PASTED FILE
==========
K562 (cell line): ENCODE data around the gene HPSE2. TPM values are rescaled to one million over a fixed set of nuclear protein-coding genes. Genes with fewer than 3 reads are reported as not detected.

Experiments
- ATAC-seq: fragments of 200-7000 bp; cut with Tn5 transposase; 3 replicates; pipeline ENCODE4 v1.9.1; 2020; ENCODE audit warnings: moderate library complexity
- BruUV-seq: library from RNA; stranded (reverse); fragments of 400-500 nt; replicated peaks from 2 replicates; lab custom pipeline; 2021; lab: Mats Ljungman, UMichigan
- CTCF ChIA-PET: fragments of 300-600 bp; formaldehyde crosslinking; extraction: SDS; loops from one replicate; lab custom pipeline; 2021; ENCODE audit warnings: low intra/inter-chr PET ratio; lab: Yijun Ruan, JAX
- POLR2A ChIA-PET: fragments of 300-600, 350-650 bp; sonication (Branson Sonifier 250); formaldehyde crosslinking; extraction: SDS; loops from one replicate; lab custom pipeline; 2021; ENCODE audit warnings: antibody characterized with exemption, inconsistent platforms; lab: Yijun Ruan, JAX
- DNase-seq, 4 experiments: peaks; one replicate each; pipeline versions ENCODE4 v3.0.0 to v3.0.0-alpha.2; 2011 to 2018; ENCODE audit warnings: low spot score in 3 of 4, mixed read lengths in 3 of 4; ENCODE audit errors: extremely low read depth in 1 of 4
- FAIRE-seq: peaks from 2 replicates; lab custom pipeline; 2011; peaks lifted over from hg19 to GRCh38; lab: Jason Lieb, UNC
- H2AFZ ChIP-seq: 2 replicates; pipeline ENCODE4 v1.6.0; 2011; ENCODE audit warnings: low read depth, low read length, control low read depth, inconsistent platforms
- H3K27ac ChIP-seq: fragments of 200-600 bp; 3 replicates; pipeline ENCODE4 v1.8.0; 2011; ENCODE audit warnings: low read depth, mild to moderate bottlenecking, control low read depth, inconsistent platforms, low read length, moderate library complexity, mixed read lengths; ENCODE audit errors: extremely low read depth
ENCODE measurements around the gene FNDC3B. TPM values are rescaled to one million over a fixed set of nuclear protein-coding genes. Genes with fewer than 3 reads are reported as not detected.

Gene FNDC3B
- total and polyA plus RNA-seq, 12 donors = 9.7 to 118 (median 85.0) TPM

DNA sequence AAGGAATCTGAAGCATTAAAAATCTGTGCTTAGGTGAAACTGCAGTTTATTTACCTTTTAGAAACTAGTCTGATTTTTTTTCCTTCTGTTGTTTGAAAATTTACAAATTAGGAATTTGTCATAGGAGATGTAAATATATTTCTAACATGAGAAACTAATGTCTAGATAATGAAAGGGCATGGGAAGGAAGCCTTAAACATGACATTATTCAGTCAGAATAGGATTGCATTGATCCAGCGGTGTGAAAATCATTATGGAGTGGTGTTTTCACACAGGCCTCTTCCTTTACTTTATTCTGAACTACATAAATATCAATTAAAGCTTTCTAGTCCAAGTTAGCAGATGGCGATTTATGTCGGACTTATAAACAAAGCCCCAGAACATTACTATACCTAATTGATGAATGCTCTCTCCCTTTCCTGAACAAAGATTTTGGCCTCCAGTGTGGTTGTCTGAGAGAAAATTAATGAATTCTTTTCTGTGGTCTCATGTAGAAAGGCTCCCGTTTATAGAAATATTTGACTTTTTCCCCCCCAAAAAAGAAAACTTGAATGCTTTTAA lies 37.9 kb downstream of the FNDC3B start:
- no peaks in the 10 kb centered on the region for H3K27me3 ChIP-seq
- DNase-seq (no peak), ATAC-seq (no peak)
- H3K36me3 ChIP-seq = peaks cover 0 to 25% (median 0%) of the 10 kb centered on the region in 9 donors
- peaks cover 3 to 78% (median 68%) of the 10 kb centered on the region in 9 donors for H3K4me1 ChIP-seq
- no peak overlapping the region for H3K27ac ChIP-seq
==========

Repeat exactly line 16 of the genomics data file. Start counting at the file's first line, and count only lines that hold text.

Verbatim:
- DNase-seq (no peak), ATAC-seq (no peak)